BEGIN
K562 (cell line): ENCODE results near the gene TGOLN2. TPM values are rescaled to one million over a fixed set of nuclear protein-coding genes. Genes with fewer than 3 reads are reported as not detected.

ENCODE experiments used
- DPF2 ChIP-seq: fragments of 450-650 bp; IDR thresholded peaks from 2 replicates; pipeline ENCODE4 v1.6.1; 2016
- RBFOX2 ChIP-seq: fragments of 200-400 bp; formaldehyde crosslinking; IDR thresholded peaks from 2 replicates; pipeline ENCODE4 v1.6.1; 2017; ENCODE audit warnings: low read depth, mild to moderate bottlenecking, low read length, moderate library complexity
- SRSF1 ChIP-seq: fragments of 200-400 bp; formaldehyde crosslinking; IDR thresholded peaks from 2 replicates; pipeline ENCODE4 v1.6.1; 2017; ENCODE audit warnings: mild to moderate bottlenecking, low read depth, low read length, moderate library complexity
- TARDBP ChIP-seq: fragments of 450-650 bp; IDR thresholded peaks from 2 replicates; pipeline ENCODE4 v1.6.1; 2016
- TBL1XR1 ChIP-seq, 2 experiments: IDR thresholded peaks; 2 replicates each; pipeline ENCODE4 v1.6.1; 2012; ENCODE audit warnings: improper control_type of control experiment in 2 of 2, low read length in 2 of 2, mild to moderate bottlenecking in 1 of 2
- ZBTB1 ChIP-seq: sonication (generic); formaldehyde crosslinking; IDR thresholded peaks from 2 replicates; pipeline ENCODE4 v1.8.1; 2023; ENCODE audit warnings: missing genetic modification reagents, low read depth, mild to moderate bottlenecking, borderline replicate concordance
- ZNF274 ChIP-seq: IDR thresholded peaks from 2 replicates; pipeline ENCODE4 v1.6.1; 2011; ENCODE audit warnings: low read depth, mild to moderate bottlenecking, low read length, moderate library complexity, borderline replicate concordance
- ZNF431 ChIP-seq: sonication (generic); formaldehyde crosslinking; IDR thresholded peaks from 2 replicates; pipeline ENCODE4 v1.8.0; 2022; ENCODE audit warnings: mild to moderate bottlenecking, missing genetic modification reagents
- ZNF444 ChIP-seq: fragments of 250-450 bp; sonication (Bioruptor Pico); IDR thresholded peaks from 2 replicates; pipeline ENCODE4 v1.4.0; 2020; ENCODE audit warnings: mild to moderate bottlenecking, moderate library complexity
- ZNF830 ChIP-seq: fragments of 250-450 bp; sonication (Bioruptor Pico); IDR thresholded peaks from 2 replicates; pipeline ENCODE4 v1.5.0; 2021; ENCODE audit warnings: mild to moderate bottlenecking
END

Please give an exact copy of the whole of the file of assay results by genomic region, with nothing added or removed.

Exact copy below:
K562 (cell line): ENCODE results near the gene TGOLN2. TPM values are rescaled to one million over a fixed set of nuclear protein-coding genes. Genes with fewer than 3 reads are reported as not detected.

ENCODE experiments used
- DPF2 ChIP-seq: fragments of 450-650 bp; IDR thresholded peaks from 2 replicates; pipeline ENCODE4 v1.6.1; 2016
- RBFOX2 ChIP-seq: fragments of 200-400 bp; formaldehyde crosslinking; IDR thresholded peaks from 2 replicates; pipeline ENCODE4 v1.6.1; 2017; ENCODE audit warnings: low read depth, mild to moderate bottlenecking, low read length, moderate library complexity
- SRSF1 ChIP-seq: fragments of 200-400 bp; formaldehyde crosslinking; IDR thresholded peaks from 2 replicates; pipeline ENCODE4 v1.6.1; 2017; ENCODE audit warnings: mild to moderate bottlenecking, low read depth, low read length, moderate library complexity
- TARDBP ChIP-seq: fragments of 450-650 bp; IDR thresholded peaks from 2 replicates; pipeline ENCODE4 v1.6.1; 2016
- TBL1XR1 ChIP-seq, 2 experiments: IDR thresholded peaks; 2 replicates each; pipeline ENCODE4 v1.6.1; 2012; ENCODE audit warnings: improper control_type of control experiment in 2 of 2, low read length in 2 of 2, mild to moderate bottlenecking in 1 of 2
- ZBTB1 ChIP-seq: sonication (generic); formaldehyde crosslinking; IDR thresholded peaks from 2 replicates; pipeline ENCODE4 v1.8.1; 2023; ENCODE audit warnings: missing genetic modification reagents, low read depth, mild to moderate bottlenecking, borderline replicate concordance
- ZNF274 ChIP-seq: IDR thresholded peaks from 2 replicates; pipeline ENCODE4 v1.6.1; 2011; ENCODE audit warnings: low read depth, mild to moderate bottlenecking, low read length, moderate library complexity, borderline replicate concordance
- ZNF431 ChIP-seq: sonication (generic); formaldehyde crosslinking; IDR thresholded peaks from 2 replicates; pipeline ENCODE4 v1.8.0; 2022; ENCODE audit warnings: mild to moderate bottlenecking, missing genetic modification reagents
- ZNF444 ChIP-seq: fragments of 250-450 bp; sonication (Bioruptor Pico); IDR thresholded peaks from 2 replicates; pipeline ENCODE4 v1.4.0; 2020; ENCODE audit warnings: mild to moderate bottlenecking, moderate library complexity
- ZNF830 ChIP-seq: fragments of 250-450 bp; sonication (Bioruptor Pico); IDR thresholded peaks from 2 replicates; pipeline ENCODE4 v1.5.0; 2021; ENCODE audit warnings: mild to moderate bottlenecking